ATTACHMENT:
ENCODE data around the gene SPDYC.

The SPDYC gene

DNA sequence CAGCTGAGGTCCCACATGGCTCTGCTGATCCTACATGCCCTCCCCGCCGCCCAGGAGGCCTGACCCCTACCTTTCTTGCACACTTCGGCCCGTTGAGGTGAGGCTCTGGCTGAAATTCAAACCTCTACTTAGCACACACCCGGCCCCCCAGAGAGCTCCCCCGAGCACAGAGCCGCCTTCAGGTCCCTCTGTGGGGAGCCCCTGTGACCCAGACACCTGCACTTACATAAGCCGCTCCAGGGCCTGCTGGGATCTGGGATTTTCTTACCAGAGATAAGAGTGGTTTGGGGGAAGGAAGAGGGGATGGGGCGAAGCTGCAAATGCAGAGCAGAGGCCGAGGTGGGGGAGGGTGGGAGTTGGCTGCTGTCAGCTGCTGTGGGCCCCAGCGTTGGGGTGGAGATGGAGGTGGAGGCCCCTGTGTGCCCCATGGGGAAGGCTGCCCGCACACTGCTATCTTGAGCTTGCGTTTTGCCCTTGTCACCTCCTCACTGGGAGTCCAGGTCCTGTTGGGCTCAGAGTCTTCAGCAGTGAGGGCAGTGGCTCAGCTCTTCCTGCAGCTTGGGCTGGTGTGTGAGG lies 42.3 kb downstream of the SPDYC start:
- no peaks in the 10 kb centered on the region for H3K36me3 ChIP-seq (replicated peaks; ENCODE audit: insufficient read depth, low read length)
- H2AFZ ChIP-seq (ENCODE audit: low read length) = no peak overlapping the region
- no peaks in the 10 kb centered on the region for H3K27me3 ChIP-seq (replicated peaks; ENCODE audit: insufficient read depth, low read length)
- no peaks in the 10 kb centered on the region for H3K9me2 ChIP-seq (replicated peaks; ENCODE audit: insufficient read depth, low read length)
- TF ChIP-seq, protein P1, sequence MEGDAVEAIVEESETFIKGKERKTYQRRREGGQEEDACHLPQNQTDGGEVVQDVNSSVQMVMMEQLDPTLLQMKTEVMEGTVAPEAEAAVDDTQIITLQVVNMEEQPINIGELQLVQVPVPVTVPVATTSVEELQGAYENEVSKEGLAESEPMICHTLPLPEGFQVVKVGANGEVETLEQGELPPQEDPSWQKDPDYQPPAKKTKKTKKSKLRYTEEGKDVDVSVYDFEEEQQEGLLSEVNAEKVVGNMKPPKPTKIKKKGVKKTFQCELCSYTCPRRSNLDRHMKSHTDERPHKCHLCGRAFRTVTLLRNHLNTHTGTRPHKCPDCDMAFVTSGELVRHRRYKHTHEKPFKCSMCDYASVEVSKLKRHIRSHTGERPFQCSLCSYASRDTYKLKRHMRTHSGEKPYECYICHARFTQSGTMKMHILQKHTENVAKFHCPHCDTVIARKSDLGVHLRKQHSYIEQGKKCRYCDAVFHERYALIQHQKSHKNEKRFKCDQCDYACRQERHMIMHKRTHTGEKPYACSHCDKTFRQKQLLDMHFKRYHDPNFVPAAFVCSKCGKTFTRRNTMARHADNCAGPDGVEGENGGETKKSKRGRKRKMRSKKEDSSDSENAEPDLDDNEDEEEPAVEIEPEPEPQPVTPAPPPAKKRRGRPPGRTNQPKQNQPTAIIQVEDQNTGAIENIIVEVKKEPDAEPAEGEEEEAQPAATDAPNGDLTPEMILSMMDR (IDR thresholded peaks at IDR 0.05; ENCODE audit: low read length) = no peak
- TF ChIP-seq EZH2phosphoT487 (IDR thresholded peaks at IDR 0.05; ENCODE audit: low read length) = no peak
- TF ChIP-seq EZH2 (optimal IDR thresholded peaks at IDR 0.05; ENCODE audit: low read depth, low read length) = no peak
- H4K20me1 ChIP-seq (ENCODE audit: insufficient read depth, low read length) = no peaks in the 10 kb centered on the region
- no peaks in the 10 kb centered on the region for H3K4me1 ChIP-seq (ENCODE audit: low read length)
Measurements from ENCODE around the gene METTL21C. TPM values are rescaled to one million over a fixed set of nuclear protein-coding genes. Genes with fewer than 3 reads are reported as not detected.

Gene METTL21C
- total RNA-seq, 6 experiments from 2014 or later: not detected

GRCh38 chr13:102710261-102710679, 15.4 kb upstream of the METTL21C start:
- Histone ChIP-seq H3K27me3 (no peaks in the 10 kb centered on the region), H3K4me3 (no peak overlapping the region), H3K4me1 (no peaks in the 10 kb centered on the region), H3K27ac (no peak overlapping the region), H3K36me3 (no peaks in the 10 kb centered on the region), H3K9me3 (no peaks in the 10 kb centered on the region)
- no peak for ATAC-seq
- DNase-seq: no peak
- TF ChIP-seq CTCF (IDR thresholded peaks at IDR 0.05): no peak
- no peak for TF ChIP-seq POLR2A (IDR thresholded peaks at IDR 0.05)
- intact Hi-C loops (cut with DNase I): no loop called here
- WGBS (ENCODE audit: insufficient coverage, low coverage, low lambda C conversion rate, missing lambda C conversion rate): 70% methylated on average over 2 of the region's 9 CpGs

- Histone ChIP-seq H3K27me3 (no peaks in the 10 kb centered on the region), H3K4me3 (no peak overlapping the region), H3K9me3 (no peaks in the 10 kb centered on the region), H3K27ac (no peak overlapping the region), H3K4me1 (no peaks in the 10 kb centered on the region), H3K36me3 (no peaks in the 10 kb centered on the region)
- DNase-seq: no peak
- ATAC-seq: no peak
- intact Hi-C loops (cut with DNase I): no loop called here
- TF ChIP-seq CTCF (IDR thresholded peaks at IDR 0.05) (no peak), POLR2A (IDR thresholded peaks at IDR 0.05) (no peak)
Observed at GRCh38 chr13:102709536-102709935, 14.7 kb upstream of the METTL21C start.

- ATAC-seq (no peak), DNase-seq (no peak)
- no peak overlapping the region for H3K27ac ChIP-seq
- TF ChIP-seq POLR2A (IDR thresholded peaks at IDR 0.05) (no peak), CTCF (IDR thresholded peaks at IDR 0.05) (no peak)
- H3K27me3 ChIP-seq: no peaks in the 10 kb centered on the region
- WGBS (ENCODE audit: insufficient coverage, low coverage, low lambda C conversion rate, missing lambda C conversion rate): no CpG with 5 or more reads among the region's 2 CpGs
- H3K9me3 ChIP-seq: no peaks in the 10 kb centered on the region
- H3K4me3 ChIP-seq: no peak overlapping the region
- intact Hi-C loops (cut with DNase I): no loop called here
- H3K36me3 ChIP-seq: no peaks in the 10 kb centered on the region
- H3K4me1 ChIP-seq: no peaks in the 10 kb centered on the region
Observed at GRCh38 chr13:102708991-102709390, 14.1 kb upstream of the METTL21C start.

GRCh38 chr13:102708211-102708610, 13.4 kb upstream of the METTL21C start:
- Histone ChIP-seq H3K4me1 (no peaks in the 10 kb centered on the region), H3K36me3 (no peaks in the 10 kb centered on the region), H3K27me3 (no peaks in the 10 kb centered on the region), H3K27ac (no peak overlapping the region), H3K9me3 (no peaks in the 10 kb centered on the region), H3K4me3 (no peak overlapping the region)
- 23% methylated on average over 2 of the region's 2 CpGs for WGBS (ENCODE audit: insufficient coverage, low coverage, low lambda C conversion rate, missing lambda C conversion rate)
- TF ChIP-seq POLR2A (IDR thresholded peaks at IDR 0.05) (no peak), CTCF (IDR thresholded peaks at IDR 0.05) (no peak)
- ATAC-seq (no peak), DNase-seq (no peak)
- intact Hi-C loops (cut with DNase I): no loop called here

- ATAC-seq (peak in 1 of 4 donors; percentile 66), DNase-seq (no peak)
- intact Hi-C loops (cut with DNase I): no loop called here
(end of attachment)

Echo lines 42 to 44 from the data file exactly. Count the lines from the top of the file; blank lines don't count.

- Histone ChIP-seq H3K4me1 (no peaks in the 10 kb centered on the region), H3K36me3 (no peaks in the 10 kb centered on the region), H3K27me3 (no peaks in the 10 kb centered on the region), H3K27ac (no peak overlapping the region), H3K9me3 (no peaks in the 10 kb centered on the region), H3K4me3 (no peak overlapping the region)
- 23% methylated on average over 2 of the region's 2 CpGs for WGBS (ENCODE audit: insufficient coverage, low coverage, low lambda C conversion rate, missing lambda C conversion rate)
- TF ChIP-seq POLR2A (IDR thresholded peaks at IDR 0.05) (no peak), CTCF (IDR thresholded peaks at IDR 0.05) (no peak)